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Walford Road by Russian for Fish. Photography by Pete Landers.
27th July 2017

Russian For Fish: Q&A with Pereen d’Avoine

An expert in simplicity and detail, award-winning architectural practice Russian For Fish creates clever spaces that feel effortless. Its latest project – a ground-floor extension of a Victorian terrace on Stoke Newington’s Walford Road – is no different. Not only is the house peppered with smart details, a lack of rear access meant that every single building material had to fit through the front door. Quite the feat. 

Victorians did a lot of things right – inventing ice cream and curing cholera to name just two – but open-plan houses weren't really one of their strong suits. When a London couple wanted to ready their gorgeous but just slightly too small Stoke Newington mid-terrace for starting a new family, they called on Russian For Fish to mastermind a design that really made the most of all the available space.

The practice’s architects Pereen d’Avoine and Nilesh Shah proposed an open-plan kitchen/dining room that would open up into the couple’s courtyard garden with an impressive floor-to-ceiling bi-folding door. Not phased by a tricky set of planning regulations or the fact that all the building materials had to be lugged through the front door, Russian For Fish created a family-friendly home with a whole host of tailor-made details, from a kitchen to accommodate a 6’ 4” chef to a sunlit window seat for probably the luckiest cat in Stoke Newington. Materials-wise, Russian For Fish opted for a palette of oak and concrete to complement the exposed brickwork and slick new skylights, and injected a bit of flavour with bespoke peppermint doors and draws to fit off-the-shelf cabinets.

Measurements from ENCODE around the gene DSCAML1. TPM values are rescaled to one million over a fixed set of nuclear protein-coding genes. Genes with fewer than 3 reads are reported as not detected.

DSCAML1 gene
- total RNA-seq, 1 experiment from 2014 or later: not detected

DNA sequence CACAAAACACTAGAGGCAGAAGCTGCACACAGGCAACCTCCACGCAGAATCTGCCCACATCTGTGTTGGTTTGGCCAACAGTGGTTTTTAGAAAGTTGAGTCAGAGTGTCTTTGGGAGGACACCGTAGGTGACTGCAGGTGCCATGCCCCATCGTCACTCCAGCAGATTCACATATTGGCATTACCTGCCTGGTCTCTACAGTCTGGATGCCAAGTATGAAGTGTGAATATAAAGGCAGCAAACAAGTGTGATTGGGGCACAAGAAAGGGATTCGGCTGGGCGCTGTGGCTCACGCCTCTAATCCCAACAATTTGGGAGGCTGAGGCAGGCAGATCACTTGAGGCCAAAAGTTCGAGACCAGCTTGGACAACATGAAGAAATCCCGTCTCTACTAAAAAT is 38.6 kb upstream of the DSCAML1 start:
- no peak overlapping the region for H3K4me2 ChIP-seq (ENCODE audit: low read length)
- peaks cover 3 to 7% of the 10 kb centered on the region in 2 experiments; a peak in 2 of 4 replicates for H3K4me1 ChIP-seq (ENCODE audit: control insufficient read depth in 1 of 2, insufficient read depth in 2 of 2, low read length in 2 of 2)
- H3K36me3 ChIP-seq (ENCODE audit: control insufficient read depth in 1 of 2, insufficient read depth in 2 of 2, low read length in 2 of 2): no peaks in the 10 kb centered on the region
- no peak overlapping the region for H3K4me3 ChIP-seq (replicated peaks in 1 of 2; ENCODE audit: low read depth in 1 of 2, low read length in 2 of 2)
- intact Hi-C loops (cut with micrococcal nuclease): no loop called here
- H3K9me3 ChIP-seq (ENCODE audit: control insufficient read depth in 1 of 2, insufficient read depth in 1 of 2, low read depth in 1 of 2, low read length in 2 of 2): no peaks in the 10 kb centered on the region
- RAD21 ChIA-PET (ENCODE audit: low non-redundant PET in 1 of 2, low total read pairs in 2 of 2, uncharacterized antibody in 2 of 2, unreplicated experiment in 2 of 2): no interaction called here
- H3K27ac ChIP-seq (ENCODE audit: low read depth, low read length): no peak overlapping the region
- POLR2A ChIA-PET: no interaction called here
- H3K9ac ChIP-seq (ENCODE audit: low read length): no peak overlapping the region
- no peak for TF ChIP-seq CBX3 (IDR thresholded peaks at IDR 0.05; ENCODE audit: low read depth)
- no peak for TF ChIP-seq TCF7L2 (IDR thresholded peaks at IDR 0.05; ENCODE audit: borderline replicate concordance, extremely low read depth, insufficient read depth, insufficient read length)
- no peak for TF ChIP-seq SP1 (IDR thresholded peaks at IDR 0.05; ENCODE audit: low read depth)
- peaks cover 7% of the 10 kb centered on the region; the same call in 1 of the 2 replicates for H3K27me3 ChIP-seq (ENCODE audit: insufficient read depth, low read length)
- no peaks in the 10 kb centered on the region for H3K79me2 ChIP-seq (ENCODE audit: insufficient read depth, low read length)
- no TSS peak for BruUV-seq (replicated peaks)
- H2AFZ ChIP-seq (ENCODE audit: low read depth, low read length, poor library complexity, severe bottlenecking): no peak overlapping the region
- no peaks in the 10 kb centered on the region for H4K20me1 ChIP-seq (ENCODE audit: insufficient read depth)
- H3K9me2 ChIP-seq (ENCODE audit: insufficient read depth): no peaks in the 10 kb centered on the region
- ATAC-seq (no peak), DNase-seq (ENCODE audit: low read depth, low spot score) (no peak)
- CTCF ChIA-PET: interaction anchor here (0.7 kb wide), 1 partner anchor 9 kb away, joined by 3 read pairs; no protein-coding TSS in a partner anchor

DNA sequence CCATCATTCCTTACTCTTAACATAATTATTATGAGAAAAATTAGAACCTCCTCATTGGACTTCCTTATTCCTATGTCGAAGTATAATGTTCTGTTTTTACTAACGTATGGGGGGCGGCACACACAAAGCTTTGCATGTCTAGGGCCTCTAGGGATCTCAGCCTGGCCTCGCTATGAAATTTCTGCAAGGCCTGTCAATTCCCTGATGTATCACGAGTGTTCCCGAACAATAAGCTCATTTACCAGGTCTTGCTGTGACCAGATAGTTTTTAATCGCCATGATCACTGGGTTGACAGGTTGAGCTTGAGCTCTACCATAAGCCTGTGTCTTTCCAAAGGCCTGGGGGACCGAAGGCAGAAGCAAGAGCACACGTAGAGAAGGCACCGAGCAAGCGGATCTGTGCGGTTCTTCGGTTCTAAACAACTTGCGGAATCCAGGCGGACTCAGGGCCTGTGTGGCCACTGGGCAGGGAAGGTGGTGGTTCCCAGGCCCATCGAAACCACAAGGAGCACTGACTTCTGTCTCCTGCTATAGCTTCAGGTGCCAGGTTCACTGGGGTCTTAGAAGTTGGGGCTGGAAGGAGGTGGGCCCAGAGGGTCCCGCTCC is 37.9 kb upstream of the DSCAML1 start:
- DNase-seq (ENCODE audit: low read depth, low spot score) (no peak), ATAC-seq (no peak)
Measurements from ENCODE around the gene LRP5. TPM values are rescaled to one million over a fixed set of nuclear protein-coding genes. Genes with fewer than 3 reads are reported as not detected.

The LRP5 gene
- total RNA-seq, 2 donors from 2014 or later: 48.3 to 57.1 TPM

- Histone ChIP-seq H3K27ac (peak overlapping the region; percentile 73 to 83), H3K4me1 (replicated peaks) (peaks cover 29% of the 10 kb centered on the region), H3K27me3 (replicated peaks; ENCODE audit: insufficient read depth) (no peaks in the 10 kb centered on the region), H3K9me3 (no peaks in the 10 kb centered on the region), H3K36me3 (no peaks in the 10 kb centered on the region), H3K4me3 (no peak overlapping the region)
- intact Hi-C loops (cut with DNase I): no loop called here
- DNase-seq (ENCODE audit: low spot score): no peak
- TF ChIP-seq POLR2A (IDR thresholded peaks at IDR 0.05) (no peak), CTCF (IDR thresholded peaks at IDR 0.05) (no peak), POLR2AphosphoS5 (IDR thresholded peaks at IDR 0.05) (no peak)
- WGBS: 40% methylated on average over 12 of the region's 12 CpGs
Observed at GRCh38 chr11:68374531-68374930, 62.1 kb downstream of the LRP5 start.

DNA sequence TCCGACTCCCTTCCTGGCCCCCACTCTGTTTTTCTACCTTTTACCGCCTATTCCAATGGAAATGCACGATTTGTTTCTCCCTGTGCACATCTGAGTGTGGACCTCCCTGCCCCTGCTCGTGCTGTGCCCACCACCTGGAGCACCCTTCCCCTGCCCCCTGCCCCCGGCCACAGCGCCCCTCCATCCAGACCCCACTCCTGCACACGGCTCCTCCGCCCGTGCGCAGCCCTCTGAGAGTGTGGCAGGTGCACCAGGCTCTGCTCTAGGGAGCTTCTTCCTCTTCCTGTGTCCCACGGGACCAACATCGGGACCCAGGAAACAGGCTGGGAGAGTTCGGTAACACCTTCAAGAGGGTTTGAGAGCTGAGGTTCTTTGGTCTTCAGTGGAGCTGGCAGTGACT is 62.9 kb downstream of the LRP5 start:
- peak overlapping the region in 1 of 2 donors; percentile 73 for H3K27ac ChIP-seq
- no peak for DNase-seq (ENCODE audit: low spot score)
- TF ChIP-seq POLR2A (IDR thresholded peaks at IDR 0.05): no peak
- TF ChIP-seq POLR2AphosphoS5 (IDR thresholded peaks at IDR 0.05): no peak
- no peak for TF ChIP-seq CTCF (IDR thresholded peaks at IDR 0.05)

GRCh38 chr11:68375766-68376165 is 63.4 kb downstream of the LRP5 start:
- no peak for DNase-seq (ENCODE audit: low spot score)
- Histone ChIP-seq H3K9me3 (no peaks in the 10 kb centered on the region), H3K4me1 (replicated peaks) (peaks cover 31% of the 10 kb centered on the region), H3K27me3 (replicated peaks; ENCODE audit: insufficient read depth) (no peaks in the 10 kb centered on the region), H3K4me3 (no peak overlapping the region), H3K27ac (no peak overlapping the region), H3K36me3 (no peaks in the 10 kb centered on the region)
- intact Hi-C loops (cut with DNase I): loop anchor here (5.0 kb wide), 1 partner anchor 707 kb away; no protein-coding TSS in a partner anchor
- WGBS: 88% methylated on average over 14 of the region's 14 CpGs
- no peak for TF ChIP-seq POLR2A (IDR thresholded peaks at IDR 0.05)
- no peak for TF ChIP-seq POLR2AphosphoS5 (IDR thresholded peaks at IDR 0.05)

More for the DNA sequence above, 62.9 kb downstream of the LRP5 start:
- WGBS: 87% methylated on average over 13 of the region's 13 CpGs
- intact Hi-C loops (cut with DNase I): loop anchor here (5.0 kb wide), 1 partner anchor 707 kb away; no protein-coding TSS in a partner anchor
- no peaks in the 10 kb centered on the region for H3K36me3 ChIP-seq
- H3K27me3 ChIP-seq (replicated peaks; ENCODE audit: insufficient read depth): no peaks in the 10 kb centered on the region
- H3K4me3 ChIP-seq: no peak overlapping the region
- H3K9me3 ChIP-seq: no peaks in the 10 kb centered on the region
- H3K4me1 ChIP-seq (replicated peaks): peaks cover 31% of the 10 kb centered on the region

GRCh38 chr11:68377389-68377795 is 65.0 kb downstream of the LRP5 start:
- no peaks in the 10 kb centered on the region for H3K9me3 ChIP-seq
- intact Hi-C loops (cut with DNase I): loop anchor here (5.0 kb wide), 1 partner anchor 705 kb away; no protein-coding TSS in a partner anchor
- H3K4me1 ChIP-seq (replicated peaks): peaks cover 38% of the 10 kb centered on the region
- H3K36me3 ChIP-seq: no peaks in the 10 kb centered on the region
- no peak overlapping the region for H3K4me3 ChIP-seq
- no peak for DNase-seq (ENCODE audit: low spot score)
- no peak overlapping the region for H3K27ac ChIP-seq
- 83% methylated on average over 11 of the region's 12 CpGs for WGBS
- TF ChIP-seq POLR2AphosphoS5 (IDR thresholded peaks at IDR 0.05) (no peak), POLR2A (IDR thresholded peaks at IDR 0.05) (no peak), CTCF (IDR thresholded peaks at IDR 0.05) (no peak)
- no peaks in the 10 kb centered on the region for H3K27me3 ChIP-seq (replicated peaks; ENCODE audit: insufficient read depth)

But like the old adage of a swan frantically helicoptering their legs every which way while above deck they’re the epitome of elegance and poise, crafting such relaxed, intuitive spaces takes a whole lot of behind-the-scene brainpower. Following the project’s completion, we were keen to quiz Russian For Fish’s Pereen d’Avoine about the process behind making complex builds look so simple. 

Walford Road by Russian for Fish. Photography by Pete Landers.
How did the client find you, and why did they choose Russian For Fish?

The client is the sister of an architect friend of mine. We were really touched that he recommended us to a member of the family… you can’t get a better endorsement than that!

What was your initial brief for the project?

The clients had just purchased the house when we got involved. It was their first home, bought with a view to starting and growing a young family. They’d had minor works carried out on their previous home, but this time they wanted to refurbish the whole house. While the client felt confident overseeing the less onerous refurbishment works, they appointed us to design a rear extension to create an open plan kitchen/dining room directly connected to a small courtyard garden to the rear. We also worked on the upstairs bathroom and generally advised on the rest of the build where we could.

What were the main constraints you were working with?

As with most mid-terraced houses there was no access from the rear, so whatever needed to be demolished, excavated or installed had to pass through the house and out of the front door. This is a small opening, so care had to be taken to ensure beams and such could be bought to the site individually and that the frame could be built in situ.

There was an existing rear lean-to that need to be demolished, and the existing outrigger needed to be supported from the first floor up, while the ground floor walls were removed providing a full-width kitchen/dining room to the rear. There were also planning restrictions in regard to the height we could build up to on the boundary line, so we had to ensure the room did not feel compromised in any way.